"Hope" is a nice word to use when you have good intentions but little control. For example, New Englanders have been saying "I hope it doesn't snow anymore" after every winter storm for the past few weeks. Their hopes have been dashed, but it was still a happy wish.
When it comes to the weather, "hope" is very appropriate. But in a professional setting? Not as much. "Hope" implies that business results are largely out of your hands and up to chance. And this attitude doesn't inspire confidence in you from colleagues and leadership.
It's especially important for salespeople to abolish "hope" from their vocabularies considering that much of their selling power depends on prospects' faith and trust in them. Why would a buyer partner with someone that they "hope" would get them the outcomes they want? I'll go with the person who can definitely deliver, thanks.
Even in relatively banal phrases like "I hope to hear from you soon" or "Hope you got the information you were looking for," the word can chip away at a rep's credibility.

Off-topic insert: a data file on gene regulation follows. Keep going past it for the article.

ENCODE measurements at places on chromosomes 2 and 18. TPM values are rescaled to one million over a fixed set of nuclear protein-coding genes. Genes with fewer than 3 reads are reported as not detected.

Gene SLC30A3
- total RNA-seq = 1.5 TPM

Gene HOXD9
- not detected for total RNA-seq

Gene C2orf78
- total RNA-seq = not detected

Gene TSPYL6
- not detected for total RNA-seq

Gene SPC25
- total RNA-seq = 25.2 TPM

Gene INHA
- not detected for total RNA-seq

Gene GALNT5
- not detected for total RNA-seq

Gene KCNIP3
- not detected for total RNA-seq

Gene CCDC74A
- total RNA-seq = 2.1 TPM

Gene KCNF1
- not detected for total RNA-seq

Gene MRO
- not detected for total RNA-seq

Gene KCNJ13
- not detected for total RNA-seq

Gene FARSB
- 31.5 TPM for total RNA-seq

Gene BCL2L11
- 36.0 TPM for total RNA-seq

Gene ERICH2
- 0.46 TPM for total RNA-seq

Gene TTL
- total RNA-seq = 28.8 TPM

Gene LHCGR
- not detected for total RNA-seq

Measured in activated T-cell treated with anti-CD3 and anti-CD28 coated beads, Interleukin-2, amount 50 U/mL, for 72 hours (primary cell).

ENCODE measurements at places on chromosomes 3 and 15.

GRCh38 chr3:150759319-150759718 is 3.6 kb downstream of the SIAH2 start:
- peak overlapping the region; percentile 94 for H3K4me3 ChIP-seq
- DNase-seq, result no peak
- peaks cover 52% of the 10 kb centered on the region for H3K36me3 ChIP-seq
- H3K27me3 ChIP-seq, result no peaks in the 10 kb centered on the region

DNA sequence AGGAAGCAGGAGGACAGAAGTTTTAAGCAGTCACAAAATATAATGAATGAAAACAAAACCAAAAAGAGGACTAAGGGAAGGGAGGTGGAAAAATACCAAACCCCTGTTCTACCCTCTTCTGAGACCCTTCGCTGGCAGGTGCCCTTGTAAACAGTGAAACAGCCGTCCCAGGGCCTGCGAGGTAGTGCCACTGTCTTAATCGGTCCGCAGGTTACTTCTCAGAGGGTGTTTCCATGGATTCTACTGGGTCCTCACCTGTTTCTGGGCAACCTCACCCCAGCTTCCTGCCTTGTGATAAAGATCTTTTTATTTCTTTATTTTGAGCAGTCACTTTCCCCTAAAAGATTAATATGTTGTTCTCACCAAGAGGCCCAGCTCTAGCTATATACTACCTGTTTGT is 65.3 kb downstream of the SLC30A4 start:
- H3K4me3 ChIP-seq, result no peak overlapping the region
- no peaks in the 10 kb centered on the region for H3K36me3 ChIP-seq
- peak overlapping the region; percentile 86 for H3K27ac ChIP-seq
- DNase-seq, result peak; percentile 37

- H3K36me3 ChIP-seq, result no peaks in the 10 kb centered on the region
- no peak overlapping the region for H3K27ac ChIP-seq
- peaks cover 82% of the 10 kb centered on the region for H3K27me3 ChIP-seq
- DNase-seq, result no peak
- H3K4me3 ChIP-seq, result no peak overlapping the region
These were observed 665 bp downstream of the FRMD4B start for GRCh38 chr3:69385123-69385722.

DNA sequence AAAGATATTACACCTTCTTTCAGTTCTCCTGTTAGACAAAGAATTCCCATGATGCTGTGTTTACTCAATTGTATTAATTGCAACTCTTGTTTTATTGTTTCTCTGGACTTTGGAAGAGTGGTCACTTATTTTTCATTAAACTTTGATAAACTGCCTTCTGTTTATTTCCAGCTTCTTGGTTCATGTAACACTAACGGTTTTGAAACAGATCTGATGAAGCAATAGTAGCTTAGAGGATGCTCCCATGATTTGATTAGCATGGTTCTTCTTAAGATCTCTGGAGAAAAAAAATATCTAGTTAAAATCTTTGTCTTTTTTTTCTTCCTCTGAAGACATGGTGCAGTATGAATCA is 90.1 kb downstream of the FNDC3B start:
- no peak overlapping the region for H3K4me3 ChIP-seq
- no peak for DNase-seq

"Be proactive and confident in your language, and others will trust you and put their confidence in your judgment," Alex Traynor writes for Sales Force Research. "You don't 'hope they'll call you back after thinking about your sales presentation,' you 'look forward to speaking to them again on Wednesday when you follow up.'"
It's not a certainty that a prospect will buy, but a salesperson should outwardly act as if it is, particularly if they sell complex products with a large price tag. Prospects will naturally be a bit skittish at the idea of writing a big check, and so salespeople should portray confidence and calm -- or risk driving away their buyer. As sales trainer Alan Meyer point outs, "When you tell your client you’re ‘hoping’ for something, you’re not sure, are you? If you’re not sure, then why should they be?"
Hope uplifts and soothes. Too bad it simply doesn't sell.
Verdict: not recommended.